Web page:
The reader experience, however, is quite often not exactly that. Instead of a paywall, perhaps to be negotiated through a proxy server or some other authentication mechanism, the reader is faced with a demand for their contact information. Or, even more demanding, they face a requirement to create an account. Use of that account will be tracked and the data fed into an analytics system, likely joined up with data collected elsewhere as well.

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Which kind of peer review is best for catching fraud? – Retraction Watch (Ivan Oransky | December 2018)0

Posted by Admin in on January 2, 2019

Is peer review a good way to weed out problematic papers? And if it is, which kinds of peer review? In a new paper in Scientometrics, Willem Halffman, of Radboud University, and Serge Horbach, of Radboud University and Leiden University, used our database of retractions to try to find out. We asked them several questions about the new work.

Retraction Watch (RW): You write that “journals’ use of peer review to identify fraudulent research is highly contentious.” Can you explain what you mean?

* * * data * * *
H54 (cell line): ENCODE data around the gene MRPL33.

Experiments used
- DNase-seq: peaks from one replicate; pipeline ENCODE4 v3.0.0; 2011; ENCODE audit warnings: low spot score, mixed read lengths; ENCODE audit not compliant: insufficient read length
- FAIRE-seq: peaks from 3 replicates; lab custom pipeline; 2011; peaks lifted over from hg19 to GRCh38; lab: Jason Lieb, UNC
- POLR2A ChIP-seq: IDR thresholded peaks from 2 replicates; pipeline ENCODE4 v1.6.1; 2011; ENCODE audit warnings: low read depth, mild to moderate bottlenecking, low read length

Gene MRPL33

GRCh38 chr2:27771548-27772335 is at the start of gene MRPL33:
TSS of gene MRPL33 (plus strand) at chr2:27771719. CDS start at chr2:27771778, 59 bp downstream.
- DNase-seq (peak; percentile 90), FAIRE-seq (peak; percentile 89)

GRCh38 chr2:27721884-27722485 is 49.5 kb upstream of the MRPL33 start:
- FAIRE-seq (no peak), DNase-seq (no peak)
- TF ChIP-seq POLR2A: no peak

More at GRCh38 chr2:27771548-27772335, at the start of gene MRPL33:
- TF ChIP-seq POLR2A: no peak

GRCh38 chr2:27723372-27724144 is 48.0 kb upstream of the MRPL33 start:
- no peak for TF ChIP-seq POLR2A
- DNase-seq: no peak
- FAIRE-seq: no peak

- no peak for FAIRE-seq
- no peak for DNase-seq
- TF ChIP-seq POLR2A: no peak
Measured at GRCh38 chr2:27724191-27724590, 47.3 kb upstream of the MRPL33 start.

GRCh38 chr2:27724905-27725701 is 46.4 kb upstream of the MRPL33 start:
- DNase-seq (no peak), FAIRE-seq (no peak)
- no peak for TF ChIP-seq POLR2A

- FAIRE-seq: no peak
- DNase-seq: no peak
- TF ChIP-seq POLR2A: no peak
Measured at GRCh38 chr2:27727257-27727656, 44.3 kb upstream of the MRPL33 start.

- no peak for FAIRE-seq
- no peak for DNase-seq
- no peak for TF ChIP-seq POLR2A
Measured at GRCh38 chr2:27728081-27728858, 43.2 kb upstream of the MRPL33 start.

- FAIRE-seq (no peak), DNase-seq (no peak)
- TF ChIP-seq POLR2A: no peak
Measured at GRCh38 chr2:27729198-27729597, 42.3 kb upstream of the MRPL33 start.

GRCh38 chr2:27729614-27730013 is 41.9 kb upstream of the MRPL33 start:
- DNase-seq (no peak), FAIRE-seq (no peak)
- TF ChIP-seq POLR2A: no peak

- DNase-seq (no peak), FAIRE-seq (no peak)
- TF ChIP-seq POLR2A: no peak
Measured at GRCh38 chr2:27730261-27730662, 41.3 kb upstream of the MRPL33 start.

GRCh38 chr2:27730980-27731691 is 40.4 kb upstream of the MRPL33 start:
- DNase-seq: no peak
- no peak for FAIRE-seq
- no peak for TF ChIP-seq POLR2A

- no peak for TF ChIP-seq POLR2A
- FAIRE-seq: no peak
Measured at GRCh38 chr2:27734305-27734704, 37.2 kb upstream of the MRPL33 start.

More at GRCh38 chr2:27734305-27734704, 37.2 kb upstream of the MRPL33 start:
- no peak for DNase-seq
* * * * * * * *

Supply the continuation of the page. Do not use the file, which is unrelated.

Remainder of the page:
Willem Halffman and Serge Horbach (WH and SH): The precise role of the peer review system has long been discussed. Two expectations of the system are more or less universally accepted: peer review is supposed to help improve the quality of a submitted manuscript and it is expected to distinguish between high and low quality work. However, there are quite a few expectations of the peer review system that are not as widely shared. These include expectations such as granting equal and fair opportunities to all authors (regardless of gender, nationality etc.), providing a hierarchy of the most significant published results, or detecting errors or outright fraud in submitted papers. Some claim that peer review cannot be expected to perform such functions, as it was never designed nor meant to do so. Others point out that the peer review and editorial system are increasingly remodelled to detect fraud, supported by recent developments such as text similarity scanners, image manipulation scanners or the establishment of editorial ‘integrity czars’. In addition, when new cases of misconduct come to light, the peer review system is often blamed for not filtering out the fraudulent research before it could enter the academic literature. Researchers talk about peer review as if we all know precisely what it is and what it is for, but there is actually quite some variation hidden under that general term.